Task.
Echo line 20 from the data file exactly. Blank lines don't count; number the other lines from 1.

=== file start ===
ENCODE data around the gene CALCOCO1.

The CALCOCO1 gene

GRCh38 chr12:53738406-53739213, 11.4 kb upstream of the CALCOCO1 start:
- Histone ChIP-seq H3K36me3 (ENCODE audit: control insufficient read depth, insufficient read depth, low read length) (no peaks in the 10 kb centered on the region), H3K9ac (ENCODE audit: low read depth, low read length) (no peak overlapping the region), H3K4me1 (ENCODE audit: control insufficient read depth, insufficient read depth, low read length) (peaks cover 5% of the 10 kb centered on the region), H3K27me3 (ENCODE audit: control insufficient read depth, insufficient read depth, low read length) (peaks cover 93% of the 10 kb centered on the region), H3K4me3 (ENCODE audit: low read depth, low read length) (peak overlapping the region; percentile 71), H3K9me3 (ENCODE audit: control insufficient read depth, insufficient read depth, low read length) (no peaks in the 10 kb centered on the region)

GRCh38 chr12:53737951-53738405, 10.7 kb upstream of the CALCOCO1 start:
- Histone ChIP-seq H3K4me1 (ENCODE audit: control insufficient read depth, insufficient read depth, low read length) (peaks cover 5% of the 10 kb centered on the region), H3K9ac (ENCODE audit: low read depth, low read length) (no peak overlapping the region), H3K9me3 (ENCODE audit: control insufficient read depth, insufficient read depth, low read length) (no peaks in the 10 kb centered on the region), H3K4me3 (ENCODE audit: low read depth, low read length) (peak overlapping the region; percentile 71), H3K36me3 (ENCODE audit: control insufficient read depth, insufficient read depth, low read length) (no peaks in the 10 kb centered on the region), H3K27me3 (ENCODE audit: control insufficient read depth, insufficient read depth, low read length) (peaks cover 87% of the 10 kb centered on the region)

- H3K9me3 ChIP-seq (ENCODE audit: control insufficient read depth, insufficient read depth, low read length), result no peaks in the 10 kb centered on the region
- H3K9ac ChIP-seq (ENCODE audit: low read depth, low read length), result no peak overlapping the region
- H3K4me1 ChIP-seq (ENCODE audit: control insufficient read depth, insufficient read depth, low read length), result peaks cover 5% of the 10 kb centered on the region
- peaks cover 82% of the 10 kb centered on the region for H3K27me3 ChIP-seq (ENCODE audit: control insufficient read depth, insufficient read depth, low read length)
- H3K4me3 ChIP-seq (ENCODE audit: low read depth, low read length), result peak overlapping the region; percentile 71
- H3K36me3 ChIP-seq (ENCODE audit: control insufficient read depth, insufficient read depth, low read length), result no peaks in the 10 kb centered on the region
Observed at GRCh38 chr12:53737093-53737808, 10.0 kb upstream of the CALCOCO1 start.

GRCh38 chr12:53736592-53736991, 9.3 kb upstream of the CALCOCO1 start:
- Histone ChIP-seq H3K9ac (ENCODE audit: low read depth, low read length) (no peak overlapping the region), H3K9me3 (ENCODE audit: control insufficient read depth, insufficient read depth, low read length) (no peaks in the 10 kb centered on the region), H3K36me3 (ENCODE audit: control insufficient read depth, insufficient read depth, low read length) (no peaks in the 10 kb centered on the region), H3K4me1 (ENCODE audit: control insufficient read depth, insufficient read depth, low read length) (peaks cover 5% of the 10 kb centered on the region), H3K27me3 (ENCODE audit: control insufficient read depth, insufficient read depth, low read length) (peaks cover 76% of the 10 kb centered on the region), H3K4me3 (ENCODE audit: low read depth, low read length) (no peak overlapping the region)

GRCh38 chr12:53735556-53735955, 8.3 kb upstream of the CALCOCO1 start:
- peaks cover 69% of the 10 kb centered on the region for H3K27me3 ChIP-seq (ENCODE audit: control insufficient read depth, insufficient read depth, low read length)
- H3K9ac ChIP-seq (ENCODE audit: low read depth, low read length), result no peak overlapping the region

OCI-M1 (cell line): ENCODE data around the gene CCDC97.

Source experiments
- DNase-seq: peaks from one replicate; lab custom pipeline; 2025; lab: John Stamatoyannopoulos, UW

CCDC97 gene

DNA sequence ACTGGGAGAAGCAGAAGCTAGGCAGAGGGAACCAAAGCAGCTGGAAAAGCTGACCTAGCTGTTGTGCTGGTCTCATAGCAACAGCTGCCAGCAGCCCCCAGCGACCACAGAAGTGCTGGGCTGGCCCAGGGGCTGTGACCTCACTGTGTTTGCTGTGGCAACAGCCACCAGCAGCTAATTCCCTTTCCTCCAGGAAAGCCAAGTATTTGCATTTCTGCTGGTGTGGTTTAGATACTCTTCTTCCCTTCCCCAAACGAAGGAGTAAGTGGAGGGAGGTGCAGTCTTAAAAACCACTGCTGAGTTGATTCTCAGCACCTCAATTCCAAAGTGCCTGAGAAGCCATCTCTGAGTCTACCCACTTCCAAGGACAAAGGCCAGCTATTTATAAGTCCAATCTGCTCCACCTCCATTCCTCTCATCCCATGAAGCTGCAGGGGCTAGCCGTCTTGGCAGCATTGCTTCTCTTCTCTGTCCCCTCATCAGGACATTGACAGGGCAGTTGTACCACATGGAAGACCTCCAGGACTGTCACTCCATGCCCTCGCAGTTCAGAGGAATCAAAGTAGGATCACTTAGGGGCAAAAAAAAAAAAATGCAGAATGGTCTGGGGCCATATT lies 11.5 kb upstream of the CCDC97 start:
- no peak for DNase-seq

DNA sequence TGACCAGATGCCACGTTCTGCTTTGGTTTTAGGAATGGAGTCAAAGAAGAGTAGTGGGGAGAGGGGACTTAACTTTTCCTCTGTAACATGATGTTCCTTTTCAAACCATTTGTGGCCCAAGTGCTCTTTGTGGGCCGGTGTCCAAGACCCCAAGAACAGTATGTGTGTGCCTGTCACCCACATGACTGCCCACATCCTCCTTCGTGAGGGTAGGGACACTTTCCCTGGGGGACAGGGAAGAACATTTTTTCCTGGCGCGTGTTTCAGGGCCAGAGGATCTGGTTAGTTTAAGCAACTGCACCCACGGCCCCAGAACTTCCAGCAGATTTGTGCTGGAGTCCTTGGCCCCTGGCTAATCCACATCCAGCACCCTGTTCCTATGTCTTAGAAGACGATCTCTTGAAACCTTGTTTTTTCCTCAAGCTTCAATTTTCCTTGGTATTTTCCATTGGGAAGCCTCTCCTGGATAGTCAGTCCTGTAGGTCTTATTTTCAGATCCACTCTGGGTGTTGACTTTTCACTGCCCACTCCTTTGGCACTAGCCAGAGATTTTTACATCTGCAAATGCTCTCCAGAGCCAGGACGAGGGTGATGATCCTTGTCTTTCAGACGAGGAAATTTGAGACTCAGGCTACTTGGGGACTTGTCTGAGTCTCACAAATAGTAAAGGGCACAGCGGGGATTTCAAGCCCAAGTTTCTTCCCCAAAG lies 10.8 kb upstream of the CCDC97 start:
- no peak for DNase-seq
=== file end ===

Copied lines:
Source experiments